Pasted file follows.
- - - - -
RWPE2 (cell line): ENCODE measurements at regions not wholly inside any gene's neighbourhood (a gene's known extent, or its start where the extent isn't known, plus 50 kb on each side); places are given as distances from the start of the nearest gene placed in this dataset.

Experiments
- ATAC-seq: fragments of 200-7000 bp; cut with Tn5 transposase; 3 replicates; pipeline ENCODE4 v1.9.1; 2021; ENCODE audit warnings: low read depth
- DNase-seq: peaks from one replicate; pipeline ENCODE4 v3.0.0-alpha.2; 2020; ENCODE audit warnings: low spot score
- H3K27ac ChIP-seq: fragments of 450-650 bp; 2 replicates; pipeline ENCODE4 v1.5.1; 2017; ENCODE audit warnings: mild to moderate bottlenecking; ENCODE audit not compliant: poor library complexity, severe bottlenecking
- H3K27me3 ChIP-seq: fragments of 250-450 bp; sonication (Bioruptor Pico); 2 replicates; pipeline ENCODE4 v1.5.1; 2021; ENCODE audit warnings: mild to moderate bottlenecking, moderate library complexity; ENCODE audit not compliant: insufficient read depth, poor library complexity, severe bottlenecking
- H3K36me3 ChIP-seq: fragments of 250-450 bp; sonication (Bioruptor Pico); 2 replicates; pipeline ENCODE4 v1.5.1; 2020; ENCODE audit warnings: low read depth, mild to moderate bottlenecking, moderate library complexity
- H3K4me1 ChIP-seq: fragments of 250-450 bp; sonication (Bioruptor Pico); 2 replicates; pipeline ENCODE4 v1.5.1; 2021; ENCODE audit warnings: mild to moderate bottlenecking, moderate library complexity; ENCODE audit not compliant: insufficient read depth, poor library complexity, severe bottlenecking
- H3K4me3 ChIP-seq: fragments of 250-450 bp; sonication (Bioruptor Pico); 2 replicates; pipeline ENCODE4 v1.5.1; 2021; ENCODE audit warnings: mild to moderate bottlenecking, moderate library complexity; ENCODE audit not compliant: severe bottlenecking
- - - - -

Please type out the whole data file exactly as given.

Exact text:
RWPE2 (cell line): ENCODE measurements at regions not wholly inside any gene's neighbourhood (a gene's known extent, or its start where the extent isn't known, plus 50 kb on each side); places are given as distances from the start of the nearest gene placed in this dataset.

Experiments
- ATAC-seq: fragments of 200-7000 bp; cut with Tn5 transposase; 3 replicates; pipeline ENCODE4 v1.9.1; 2021; ENCODE audit warnings: low read depth
- DNase-seq: peaks from one replicate; pipeline ENCODE4 v3.0.0-alpha.2; 2020; ENCODE audit warnings: low spot score
- H3K27ac ChIP-seq: fragments of 450-650 bp; 2 replicates; pipeline ENCODE4 v1.5.1; 2017; ENCODE audit warnings: mild to moderate bottlenecking; ENCODE audit not compliant: poor library complexity, severe bottlenecking
- H3K27me3 ChIP-seq: fragments of 250-450 bp; sonication (Bioruptor Pico); 2 replicates; pipeline ENCODE4 v1.5.1; 2021; ENCODE audit warnings: mild to moderate bottlenecking, moderate library complexity; ENCODE audit not compliant: insufficient read depth, poor library complexity, severe bottlenecking
- H3K36me3 ChIP-seq: fragments of 250-450 bp; sonication (Bioruptor Pico); 2 replicates; pipeline ENCODE4 v1.5.1; 2020; ENCODE audit warnings: low read depth, mild to moderate bottlenecking, moderate library complexity
- H3K4me1 ChIP-seq: fragments of 250-450 bp; sonication (Bioruptor Pico); 2 replicates; pipeline ENCODE4 v1.5.1; 2021; ENCODE audit warnings: mild to moderate bottlenecking, moderate library complexity; ENCODE audit not compliant: insufficient read depth, poor library complexity, severe bottlenecking
- H3K4me3 ChIP-seq: fragments of 250-450 bp; sonication (Bioruptor Pico); 2 replicates; pipeline ENCODE4 v1.5.1; 2021; ENCODE audit warnings: mild to moderate bottlenecking, moderate library complexity; ENCODE audit not compliant: severe bottlenecking